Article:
Companies that transform waste into chemical substances to sell within the European Union need to ensure compliance with the registration, evaluation, authorisation and restrictions of chemicals regulation or face hefty fines, warned industry experts.
The REACH regulation, which became fully operational in the UK in June 2008, applies to recovered waste once the chemicals have been recovered and purified from the waste and it officially ceases to be waste under the EU Waste Directive. Waste itself as defined by the Waste Framework Directive is excluded from REACH by not being classified as a substance.
BMT is a consultancy that offers clients advice on the REACH regulation. BMT REACH representative services head Damien Carson told MRW that each chemical must be pre-registered and/or registered by each company manufacturing or importing this chemical in the EU in excess of one tonne per year. Each company is then required to submit a full registration unless they intend to terminate manufacture or import after the relevant deadline has been reached in 2012/13/18.
Carson used the example of battery firms transforming waste into chemical substances and said if they can trace the chemicals recovered from the waste stream back to an original registration by the manufacturer or importer, these chemicals can be marketed in the EU using the original registration, as long as they can confirm that it is the same substance.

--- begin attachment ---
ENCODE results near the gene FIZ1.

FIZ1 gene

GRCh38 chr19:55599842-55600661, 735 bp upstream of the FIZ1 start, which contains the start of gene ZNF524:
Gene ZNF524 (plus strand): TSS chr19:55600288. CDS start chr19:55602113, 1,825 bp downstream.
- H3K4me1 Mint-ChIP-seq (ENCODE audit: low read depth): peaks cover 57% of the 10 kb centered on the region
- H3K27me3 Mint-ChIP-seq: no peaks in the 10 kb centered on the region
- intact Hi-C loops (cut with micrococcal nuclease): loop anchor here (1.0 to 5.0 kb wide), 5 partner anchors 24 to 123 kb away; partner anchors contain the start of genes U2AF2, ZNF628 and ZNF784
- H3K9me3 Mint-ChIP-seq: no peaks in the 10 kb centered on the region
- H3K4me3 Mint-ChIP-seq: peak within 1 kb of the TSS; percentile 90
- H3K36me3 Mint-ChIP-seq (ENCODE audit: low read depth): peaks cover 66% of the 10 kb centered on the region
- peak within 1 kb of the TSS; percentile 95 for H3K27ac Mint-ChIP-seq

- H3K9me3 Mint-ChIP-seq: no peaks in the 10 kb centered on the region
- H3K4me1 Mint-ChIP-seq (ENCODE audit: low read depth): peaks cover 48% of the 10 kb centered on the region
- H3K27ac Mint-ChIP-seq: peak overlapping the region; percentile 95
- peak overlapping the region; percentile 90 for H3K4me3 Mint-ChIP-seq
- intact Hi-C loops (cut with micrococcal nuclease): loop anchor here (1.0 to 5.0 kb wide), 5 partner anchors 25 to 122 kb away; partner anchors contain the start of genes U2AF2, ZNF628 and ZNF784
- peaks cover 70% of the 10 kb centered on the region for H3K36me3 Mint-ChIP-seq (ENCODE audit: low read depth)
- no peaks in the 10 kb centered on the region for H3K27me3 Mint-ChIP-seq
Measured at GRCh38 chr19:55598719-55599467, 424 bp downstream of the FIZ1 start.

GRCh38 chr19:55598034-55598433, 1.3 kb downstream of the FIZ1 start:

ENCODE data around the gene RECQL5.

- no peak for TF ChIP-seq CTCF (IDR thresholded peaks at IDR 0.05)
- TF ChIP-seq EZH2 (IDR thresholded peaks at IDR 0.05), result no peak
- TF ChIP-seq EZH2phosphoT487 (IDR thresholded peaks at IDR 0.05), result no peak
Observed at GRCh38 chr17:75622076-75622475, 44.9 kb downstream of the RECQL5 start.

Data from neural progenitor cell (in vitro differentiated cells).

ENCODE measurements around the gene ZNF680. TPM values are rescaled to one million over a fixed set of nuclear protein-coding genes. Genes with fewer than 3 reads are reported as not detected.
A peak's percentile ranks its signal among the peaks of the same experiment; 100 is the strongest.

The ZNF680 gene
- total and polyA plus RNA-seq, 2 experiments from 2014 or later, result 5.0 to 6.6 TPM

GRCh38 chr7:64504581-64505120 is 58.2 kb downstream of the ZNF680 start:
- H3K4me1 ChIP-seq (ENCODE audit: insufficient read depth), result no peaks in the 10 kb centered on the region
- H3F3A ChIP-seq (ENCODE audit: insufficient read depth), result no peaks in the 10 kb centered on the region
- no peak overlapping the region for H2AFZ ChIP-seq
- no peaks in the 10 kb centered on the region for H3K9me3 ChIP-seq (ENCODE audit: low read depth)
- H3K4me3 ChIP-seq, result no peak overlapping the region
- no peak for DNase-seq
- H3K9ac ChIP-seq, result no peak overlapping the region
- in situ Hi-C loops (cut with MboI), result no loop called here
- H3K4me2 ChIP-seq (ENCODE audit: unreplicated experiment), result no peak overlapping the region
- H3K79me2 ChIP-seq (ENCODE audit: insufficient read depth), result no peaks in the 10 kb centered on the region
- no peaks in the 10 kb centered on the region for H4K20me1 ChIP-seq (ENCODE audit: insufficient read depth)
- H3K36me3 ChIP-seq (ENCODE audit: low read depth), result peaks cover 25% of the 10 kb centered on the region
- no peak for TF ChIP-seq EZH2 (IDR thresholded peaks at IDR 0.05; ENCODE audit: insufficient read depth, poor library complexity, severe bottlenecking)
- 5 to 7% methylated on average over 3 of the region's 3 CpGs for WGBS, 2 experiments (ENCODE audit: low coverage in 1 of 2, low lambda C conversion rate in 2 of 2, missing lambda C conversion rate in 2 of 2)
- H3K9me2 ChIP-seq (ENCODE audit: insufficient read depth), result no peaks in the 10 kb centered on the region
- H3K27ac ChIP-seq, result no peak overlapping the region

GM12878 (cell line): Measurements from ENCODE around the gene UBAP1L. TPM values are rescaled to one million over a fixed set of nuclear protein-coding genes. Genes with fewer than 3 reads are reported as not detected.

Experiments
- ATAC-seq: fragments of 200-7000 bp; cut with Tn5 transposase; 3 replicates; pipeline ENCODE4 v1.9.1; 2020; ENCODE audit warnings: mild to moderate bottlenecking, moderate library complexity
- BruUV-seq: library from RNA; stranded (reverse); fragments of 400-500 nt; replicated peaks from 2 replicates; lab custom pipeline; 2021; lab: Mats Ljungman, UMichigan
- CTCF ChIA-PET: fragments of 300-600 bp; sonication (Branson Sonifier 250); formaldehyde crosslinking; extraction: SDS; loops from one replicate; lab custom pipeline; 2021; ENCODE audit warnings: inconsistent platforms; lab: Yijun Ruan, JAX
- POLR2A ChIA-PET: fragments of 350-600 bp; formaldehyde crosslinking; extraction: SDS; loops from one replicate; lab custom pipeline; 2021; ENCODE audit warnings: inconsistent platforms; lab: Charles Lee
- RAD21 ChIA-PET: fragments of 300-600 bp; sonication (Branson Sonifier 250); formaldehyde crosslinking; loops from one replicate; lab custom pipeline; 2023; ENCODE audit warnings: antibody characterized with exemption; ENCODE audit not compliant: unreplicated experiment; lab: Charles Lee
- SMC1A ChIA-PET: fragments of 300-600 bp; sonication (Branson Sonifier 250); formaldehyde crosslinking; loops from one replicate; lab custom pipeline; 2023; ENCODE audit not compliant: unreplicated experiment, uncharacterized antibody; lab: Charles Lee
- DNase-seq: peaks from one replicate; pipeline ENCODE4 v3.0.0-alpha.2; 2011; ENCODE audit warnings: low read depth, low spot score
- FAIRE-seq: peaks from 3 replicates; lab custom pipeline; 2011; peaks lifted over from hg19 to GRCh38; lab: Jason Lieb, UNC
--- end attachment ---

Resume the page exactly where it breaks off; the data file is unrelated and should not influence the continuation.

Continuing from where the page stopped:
He explained: I would suggest if companies intend on reprocessing waste and its components into chemicals in the EU they need to carry out a supply chain audit and be able to trace the evidence of registration under Article two part seven of the REACH legislation. Otherwise the company will need to consider full registration to keep this area of their business in compliance with REACH.
Firms in the UK that fail to comply with the law face an unlimited fine if they continue to market chemicals in the EU that are not pre-registered or registered.
Carson warned that if the waste product comes from outside the EU, there may not be an original registration to use. In this case, the firm recovering a substance in excess of one tonne per year will have to register this chemical under REACH. However, if the firm recovering chemicals from non-EU waste that has no traceable REACH registration and has not pre-registered, Carson advises that firm, to suspend further recovering activities until full registration is completed.
The Health and Safety Executive is responsible for the enforcement of REACH in the UK.